Most people live in tiny little boxes of fear. In our culture it’s hard not to get sucked into it. The news and the media tell us that things are bad, very bad. And they’re only going to get worse. When we feel the crawling little ravenous mouth of fear inside our own gut, we are more likely to pay attention to the voices of anxiety and agitation surrounding us. Fear feeds on fear. It needs more and more of it to keep going.
how to be a better writer
Have you ever had that feeling that something isn’t quite right? A nebulous sense of impending doom that goes beyond mere anxiety? In real life these feelings are pretty unpleasant, but think about the last novel you read that set off the alarm on your sixth sense. That vague suspicion of trouble in the air most likely created a delicious anticipation for the next chapter. In fact, what’s really satisfying is when you can’t quite put your finger on why you sense dark clouds ahead. It seems the atmosphere of the story infused you with foreboding and tension while you weren’t looking. And before you know it, the author has you right where they want you.
If you’re a writer, you have a vision. Possibly you daydream about hitting it big with fame and money like Tom Clancy or Stephen King, or you want a cult following that develops into a huge fan base like Neil Gaiman or Chuck Palahniuk.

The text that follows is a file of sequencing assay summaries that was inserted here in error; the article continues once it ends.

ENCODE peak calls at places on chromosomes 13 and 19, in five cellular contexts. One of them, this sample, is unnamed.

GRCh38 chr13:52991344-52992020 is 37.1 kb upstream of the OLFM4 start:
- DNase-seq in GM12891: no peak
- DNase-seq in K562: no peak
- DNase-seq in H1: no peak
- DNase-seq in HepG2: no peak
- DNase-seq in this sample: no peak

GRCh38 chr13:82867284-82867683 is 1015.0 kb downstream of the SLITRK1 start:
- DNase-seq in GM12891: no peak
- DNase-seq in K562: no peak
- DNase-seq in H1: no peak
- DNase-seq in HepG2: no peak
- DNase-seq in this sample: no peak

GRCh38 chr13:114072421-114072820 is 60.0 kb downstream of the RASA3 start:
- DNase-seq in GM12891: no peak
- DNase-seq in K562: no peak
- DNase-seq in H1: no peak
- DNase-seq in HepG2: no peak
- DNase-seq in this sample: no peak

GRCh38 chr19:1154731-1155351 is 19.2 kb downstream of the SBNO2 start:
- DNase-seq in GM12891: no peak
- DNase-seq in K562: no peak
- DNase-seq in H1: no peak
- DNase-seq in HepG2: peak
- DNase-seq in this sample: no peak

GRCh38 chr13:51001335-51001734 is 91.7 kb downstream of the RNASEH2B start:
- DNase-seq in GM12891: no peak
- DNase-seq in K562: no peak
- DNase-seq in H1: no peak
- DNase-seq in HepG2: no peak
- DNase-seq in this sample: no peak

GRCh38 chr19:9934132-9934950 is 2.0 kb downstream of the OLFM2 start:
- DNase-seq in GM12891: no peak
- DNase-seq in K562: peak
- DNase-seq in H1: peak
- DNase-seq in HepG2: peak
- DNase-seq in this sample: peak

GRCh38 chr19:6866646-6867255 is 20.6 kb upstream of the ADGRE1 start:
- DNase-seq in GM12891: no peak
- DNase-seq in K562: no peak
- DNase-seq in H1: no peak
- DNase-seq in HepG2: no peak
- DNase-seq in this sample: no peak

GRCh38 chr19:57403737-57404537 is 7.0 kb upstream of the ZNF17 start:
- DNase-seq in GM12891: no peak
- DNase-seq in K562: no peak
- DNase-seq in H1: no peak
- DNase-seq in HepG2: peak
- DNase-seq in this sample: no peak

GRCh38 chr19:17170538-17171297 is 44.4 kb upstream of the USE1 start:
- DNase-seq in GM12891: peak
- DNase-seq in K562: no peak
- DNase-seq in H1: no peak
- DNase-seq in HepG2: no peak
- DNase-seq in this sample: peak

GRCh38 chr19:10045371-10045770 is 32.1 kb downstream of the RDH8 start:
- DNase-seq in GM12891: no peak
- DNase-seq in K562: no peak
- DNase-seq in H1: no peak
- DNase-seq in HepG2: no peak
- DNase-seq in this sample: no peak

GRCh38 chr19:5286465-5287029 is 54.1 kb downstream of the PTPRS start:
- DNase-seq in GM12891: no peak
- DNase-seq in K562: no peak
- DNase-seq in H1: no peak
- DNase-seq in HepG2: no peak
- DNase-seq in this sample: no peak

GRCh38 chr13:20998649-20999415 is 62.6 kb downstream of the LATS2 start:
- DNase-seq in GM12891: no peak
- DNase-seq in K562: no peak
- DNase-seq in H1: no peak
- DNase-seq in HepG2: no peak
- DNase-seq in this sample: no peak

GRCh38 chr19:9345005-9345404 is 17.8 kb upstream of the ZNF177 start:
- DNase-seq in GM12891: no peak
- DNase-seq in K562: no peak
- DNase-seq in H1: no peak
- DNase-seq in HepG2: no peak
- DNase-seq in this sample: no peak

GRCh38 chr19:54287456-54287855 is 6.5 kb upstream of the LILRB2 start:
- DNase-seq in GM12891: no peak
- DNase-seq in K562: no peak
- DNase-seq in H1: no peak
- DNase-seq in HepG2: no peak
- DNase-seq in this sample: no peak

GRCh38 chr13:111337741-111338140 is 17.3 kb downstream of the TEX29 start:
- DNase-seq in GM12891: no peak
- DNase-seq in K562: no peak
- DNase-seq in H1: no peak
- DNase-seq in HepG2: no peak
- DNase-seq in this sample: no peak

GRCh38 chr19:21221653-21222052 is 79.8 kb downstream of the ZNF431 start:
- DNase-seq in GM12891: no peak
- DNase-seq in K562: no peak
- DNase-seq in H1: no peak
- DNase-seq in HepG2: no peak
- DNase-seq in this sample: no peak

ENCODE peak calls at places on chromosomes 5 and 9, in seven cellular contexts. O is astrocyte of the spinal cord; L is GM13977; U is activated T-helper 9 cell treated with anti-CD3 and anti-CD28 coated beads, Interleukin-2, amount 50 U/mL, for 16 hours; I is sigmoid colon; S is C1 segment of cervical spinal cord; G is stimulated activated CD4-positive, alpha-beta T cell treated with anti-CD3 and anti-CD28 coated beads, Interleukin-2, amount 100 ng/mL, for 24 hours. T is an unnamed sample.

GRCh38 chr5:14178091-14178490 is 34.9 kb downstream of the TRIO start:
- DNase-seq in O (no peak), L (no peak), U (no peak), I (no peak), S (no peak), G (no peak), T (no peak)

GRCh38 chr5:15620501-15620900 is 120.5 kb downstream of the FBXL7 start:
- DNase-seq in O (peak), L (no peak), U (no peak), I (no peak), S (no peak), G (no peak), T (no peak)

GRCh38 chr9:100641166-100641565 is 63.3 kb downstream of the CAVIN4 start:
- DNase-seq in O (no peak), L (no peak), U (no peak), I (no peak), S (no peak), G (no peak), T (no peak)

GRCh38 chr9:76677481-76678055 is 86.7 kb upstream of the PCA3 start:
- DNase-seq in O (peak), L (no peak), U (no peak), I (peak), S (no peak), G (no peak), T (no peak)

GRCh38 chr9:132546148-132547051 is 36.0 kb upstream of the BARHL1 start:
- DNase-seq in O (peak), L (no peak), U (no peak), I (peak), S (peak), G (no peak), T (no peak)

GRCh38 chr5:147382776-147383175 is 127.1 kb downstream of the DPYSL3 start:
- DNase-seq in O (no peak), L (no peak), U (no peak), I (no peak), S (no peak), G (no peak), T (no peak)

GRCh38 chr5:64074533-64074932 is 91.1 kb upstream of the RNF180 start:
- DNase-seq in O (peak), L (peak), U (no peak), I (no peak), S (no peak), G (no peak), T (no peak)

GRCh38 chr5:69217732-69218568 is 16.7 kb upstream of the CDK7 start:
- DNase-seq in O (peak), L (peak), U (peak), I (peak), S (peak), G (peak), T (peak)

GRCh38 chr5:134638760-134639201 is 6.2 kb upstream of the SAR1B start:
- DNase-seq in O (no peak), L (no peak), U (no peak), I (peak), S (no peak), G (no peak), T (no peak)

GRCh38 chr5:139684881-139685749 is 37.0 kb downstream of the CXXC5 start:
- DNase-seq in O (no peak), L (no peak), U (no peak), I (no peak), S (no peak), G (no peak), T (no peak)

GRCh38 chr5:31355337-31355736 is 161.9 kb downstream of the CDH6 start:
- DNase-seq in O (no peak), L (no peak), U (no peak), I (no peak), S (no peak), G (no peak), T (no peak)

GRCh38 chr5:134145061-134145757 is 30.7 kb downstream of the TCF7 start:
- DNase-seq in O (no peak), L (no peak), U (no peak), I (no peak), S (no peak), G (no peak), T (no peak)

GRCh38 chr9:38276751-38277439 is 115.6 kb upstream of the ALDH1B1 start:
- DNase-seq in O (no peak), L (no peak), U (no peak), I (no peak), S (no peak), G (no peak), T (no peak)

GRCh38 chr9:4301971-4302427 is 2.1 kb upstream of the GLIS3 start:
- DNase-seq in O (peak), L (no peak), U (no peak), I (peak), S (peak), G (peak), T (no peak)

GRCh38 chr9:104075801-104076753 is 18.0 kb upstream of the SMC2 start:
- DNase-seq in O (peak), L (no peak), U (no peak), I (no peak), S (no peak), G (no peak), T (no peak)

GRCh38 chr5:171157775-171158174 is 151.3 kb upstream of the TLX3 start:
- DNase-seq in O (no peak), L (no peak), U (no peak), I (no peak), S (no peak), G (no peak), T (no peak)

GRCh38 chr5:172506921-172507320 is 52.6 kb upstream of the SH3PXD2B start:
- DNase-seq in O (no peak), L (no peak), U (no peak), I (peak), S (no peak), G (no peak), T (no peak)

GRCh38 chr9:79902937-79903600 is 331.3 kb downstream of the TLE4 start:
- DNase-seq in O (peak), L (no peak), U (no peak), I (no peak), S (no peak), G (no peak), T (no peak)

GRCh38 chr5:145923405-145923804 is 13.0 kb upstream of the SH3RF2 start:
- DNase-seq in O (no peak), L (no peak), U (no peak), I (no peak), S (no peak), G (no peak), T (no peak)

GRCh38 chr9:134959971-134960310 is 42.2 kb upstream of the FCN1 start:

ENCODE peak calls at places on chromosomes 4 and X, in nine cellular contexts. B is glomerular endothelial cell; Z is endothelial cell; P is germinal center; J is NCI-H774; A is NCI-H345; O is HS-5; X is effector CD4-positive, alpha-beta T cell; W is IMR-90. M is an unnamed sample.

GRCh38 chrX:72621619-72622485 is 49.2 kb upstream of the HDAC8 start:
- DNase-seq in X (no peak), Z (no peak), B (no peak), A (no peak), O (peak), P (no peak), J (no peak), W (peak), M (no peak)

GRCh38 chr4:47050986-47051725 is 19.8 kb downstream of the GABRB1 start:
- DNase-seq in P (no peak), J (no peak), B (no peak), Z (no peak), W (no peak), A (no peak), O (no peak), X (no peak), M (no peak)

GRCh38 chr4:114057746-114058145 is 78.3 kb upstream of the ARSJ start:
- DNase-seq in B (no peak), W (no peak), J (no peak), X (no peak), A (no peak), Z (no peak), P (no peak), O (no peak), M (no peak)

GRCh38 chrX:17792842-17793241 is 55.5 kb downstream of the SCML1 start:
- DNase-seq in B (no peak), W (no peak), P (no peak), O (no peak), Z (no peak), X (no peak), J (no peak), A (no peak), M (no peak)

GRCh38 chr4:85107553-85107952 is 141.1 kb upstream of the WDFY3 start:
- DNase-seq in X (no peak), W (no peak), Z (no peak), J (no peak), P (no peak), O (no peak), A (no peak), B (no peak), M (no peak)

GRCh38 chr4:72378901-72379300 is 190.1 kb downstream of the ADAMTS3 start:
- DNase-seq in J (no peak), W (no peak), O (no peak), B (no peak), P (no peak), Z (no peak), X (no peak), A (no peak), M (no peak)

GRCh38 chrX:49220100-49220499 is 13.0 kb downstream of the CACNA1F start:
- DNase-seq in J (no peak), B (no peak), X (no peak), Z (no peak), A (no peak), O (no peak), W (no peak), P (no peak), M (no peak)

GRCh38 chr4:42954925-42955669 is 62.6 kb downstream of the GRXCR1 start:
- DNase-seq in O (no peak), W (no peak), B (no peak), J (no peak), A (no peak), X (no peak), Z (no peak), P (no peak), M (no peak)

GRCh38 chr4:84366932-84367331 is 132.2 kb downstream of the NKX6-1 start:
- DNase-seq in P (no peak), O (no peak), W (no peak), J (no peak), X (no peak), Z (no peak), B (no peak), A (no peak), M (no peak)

Out of the three basic elements of a story—character, plot, and setting—setting often turns into the neglected stepchild sweeping up ashes in the corner. And for good reason. It can get tedious to describe an imaginary place that you can see clearly in your mind’s eye, but the reader can’t. On the other hand, it’s sometimes tempting to use too much detail, bogging the reader down with unnecessary words that only add confusion to the story.
I went down to San Jose last week to see Alexsandar Hemon read from his new work, The Book of My Lives. After the reading he answered questions from the audience on topics ranging from writing, to imagination and creativity. One of the questions brought up the subject of expertise. Specifically, how much is needed to be a successful writer.